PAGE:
With limited rear vision, reversing a truck or a van is a high-risk activity. Nearly a quarter of all vehicle-related deaths at work involve reversing (HSE figures). Environments where there is a lot of reversing activity can result in complacency, and this is further fuelled by the low-speed nature of most reversing. Too many drivers simply don’t see reversing as dangerous, as it is a low speed frequent activity.

A reversing refuse wagon in a busy council yard recently caused serious injury to another council employee. The incident resulted in an embarrassing court case with a significant fine for the council.

Whilst the council had recognised the dangers of reversing and taken the time to set out safe procedures for reversing to control the identified risks, their employees were evidently not taking any notice of the procedures and CCTV footage showed that they were routinely ignoring the employer’s instructions.

Legislation requires that employers ‘make, and give effect to, appropriate arrangements for the control of risks‘. Whilst there are employers who consider that having a Health & Safety Policy document is all that is required to meet their obligations, this case serves to highlight that there is more to it than it just having procedures in place.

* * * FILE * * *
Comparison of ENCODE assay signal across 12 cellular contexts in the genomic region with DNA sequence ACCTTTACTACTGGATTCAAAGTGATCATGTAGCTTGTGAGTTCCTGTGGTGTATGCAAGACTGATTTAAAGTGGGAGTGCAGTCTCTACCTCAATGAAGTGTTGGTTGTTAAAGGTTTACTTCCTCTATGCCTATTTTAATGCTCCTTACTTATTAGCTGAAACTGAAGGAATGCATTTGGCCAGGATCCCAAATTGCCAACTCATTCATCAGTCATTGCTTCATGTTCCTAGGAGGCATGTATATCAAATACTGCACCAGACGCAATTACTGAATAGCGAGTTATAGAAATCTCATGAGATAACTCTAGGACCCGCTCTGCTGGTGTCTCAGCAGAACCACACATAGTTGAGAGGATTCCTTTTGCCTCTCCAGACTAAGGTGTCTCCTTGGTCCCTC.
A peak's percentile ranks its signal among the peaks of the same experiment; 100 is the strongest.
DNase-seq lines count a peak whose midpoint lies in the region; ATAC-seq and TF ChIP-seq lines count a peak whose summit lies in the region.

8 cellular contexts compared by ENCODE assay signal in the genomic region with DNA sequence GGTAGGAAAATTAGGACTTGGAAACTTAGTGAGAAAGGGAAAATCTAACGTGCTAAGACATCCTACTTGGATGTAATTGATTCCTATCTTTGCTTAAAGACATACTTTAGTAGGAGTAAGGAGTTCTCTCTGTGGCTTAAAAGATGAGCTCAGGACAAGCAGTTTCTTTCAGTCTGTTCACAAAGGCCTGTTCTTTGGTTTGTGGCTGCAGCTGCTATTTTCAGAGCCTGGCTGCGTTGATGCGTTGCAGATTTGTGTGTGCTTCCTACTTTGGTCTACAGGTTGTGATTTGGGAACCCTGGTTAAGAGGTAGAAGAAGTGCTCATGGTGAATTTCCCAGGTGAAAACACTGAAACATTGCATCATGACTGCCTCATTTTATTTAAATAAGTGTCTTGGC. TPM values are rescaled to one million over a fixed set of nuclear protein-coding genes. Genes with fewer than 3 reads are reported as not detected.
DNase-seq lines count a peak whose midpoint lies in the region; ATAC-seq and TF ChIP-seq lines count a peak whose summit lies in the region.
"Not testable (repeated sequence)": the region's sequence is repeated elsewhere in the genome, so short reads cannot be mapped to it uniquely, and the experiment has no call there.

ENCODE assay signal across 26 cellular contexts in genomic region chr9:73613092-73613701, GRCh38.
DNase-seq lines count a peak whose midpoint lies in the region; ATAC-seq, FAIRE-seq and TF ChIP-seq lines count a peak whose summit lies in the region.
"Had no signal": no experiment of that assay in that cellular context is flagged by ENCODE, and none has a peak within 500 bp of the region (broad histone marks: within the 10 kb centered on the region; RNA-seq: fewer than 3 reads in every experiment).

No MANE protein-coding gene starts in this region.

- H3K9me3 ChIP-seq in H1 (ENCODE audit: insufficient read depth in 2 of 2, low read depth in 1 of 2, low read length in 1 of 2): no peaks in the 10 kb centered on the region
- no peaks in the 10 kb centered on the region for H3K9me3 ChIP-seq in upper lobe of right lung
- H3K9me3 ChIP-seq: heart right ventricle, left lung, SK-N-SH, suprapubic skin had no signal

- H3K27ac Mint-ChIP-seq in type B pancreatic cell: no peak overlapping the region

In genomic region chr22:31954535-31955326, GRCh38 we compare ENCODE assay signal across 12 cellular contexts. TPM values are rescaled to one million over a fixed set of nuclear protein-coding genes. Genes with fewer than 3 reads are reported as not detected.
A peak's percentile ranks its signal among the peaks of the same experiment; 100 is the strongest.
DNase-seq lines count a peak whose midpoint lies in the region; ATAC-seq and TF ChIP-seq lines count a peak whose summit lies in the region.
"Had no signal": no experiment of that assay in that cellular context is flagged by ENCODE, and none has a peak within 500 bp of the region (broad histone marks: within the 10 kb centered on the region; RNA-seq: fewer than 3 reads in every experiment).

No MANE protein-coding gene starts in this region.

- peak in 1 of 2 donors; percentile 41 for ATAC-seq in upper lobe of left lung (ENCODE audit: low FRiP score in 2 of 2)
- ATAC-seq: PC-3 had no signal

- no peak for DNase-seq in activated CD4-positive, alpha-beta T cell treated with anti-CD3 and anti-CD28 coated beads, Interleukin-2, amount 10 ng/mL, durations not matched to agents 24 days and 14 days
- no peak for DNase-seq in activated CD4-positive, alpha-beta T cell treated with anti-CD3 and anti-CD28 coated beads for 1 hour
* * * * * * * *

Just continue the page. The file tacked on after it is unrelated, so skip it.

The employer’s duty to ‘give effect to appropriate arrangements’ adds obligations to ensure that the employees are aware of and actually carry out their obligations, to ensure that the process is complete and effective.

You can now also assess your fleet risk, free-of-charge with our quick and easy to use online Fleet Audit which provides guidance on the management of employees who drive on company business, and the vehicles they drive. It covers all aspects of fleet risk management and may include areas of risk you haven’t considered.

For free access to the Fleet Audit click here

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